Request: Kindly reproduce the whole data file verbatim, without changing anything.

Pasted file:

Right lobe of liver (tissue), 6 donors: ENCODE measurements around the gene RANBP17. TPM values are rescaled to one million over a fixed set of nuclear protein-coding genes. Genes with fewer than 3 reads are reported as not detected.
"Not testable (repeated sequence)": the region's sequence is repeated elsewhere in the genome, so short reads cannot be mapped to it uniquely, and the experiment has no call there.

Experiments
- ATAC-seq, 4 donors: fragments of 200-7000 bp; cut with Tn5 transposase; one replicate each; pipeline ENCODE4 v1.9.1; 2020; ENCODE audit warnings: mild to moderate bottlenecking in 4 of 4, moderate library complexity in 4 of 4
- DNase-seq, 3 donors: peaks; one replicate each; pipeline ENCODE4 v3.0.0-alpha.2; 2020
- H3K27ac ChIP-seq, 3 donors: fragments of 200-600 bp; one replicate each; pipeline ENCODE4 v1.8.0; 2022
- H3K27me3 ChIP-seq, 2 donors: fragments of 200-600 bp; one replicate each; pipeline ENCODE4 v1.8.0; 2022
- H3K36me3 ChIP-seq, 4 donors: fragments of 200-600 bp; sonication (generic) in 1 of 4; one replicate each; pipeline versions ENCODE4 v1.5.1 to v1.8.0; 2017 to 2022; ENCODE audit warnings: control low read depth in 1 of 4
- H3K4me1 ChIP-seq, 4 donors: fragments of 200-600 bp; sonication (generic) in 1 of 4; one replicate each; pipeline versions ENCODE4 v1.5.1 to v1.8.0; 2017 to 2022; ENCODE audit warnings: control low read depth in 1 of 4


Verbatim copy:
Right lobe of liver (tissue), 6 donors: ENCODE measurements around the gene RANBP17. TPM values are rescaled to one million over a fixed set of nuclear protein-coding genes. Genes with fewer than 3 reads are reported as not detected.
"Not testable (repeated sequence)": the region's sequence is repeated elsewhere in the genome, so short reads cannot be mapped to it uniquely, and the experiment has no call there.

Experiments
- ATAC-seq, 4 donors: fragments of 200-7000 bp; cut with Tn5 transposase; one replicate each; pipeline ENCODE4 v1.9.1; 2020; ENCODE audit warnings: mild to moderate bottlenecking in 4 of 4, moderate library complexity in 4 of 4
- DNase-seq, 3 donors: peaks; one replicate each; pipeline ENCODE4 v3.0.0-alpha.2; 2020
- H3K27ac ChIP-seq, 3 donors: fragments of 200-600 bp; one replicate each; pipeline ENCODE4 v1.8.0; 2022
- H3K27me3 ChIP-seq, 2 donors: fragments of 200-600 bp; one replicate each; pipeline ENCODE4 v1.8.0; 2022
- H3K36me3 ChIP-seq, 4 donors: fragments of 200-600 bp; sonication (generic) in 1 of 4; one replicate each; pipeline versions ENCODE4 v1.5.1 to v1.8.0; 2017 to 2022; ENCODE audit warnings: control low read depth in 1 of 4
- H3K4me1 ChIP-seq, 4 donors: fragments of 200-600 bp; sonication (generic) in 1 of 4; one replicate each; pipeline versions ENCODE4 v1.5.1 to v1.8.0; 2017 to 2022; ENCODE audit warnings: control low read depth in 1 of 4